How to Save Millions in Vendor Costs Without Changing a Thing

vendor-6-21-19.pngA mutual bank with $1.72 billion in assets managed to save more than $4.4 million in expenses—without changing a single IT supplier or disrupting online customers. Other banks can do it too.

In 2014, BayCoast Bank, in Swansea, Massachusetts, found itself with three suppliers that had three different termination dates. Its core account processing supplier was in the early days of an eight-year agreement but its online retail banking and commercial online services agreements both had about 24 months remaining. The bank, led by President and CEO Nicholas Christ and aided by Chief Information Officer Daniel DeCosta, decided to negotiate against their core IT suppliers and technology vendors in order to save costs. Ultimately, they found a way to save the bank millions and continue servicing customers by leveraging market intelligence and pricing data, with the help of outside expertise.

BayCoast made the same mistake many banks do: signing agreements that are too long and not coterminous with each other. Bank should never lock themselves into contracts that are longer than 60 to 84 months.

To prepare, BayCoast leveraged a business analysis to come up with a new approach to managing these relationships. BayCoast needed to renew its retail and commercial online banking agreements, but market analysis indicated these agreements were over-priced by at least $1.2 million over five years. The contracts had deficiencies, and lacked balancing commercial terms and meaningful service level agreements.

The bank took advantage of a recent acquisition by its core supplier to create a competitive bidding process for these two contracts. The core supplier offered nearly $1 million more in incentives to take over the retail and commercial banking agreements, but the incumbent beat that by offering $2 million to keep the relationship.

The reduction of $2 million from the bank’s cost structure improved BayCoast’s efficiency rate and allowed it to redirect the funds toward other fintech projects and initiatives.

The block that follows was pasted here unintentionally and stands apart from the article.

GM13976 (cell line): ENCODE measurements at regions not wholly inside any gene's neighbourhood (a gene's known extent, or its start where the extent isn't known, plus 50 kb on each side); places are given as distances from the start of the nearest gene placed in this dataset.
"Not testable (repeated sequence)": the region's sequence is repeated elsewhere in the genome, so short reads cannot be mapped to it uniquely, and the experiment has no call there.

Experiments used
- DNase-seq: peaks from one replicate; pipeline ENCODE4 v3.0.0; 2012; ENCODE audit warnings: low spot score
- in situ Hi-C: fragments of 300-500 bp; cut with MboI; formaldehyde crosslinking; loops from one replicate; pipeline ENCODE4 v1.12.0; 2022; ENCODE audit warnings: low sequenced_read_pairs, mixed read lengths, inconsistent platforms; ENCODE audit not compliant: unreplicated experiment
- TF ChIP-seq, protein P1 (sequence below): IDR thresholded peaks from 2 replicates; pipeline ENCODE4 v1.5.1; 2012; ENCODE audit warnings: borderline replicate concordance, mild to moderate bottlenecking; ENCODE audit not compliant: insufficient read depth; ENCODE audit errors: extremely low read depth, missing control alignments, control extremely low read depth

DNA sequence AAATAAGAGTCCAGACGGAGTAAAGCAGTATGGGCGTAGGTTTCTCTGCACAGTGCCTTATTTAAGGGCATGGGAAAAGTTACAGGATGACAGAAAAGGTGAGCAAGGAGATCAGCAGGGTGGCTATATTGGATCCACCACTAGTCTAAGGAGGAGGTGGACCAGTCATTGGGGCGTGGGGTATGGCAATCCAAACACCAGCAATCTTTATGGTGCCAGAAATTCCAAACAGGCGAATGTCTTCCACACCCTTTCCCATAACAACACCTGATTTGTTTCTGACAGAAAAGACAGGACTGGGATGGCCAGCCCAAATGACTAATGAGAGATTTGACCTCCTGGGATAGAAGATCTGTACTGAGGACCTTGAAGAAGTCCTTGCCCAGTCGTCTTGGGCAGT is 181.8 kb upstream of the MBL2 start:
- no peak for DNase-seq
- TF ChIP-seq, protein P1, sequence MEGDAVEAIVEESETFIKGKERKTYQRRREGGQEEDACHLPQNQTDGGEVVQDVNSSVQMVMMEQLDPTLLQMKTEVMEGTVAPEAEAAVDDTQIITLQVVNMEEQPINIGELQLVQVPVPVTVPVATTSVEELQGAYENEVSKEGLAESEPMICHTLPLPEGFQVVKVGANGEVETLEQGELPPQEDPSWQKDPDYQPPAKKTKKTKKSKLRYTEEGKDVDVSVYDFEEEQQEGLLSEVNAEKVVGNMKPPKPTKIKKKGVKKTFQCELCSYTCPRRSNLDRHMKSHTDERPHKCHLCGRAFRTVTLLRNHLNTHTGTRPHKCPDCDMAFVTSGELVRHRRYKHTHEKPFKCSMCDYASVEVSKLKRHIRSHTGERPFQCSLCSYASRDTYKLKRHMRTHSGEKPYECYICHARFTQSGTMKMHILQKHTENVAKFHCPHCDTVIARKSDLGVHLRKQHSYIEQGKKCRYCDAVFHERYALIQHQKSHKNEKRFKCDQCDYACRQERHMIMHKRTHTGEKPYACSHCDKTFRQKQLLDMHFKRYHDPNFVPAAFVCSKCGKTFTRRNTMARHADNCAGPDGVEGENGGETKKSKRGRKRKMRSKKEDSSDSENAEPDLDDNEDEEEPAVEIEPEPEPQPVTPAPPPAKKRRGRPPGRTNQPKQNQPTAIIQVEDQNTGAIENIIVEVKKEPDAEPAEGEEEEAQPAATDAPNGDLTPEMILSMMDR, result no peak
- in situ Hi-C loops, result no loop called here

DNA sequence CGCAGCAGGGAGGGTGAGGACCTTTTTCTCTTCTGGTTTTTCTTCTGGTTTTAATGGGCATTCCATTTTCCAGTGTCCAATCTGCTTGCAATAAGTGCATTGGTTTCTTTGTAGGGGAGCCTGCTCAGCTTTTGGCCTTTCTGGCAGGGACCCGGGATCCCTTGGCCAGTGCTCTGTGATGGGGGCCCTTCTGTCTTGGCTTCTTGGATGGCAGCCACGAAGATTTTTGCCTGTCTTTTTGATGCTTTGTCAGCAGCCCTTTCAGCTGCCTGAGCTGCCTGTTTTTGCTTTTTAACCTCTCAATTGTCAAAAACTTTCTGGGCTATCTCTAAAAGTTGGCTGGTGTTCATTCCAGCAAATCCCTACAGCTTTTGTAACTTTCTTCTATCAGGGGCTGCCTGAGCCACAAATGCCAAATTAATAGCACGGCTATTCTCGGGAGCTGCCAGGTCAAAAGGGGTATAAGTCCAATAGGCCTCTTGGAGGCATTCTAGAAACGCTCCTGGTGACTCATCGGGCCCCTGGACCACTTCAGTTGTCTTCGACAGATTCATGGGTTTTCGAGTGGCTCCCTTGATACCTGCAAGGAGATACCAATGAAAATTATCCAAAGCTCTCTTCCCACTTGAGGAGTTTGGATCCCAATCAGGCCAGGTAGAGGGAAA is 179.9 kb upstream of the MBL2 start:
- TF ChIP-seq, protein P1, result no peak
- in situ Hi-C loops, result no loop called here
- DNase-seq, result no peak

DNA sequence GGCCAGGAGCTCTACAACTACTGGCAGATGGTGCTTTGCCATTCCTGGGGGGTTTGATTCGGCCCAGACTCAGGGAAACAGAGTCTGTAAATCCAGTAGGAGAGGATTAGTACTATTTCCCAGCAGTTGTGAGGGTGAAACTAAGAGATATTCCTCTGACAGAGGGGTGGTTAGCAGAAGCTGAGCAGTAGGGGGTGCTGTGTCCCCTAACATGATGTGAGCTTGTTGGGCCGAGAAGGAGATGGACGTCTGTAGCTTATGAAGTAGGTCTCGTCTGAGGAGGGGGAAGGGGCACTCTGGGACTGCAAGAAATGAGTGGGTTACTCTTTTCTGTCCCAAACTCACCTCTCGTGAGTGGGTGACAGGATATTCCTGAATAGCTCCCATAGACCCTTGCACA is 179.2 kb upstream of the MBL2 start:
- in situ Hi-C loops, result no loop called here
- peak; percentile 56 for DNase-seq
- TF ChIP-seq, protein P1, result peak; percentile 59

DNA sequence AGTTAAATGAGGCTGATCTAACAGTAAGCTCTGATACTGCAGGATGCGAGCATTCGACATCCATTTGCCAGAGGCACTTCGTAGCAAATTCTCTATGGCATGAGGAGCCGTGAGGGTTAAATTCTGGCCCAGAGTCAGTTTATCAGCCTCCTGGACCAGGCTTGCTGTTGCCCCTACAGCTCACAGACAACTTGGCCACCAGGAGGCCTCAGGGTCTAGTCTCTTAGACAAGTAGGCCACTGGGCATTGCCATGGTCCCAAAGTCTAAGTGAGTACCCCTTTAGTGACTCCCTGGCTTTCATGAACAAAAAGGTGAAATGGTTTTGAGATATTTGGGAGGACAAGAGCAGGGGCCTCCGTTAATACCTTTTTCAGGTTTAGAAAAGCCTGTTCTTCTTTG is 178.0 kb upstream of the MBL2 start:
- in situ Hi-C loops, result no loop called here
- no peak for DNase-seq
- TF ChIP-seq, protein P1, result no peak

After several years had passed, Baycoast gave itself a 24-month margin before its vendor agreements expired to renegotiate those contracts. This margin allowed executives enough time to get a deal they wanted, or find another supplier.

This time, BayCoast wanted a total change for its commercial online vendor. Their incumbent core and retail online banking suppliers both had competitive offerings, but were under performance probation periods. DeCosta used a third party to interface and negotiate with the suppliers for the core and retail online banking renewals.

The result? Savings of at least another $2.4 million in cost reduction. The bank is putting the finishing touches on its commercial online contract, which could add another $500,000 and push straight-line savings to more than $5 million. This is the equivalent of $151 million in new loans, assuming a net interest margin of 3.3 percent.

By adopting a new approach to negotiating critical vendor relationships and using an outside expert, BayCoast freed up funds that are better deployed. The vendors now have a happy client who is confident they have a market-conforming deal. It’s a win-win for both parties.


Aaron Silva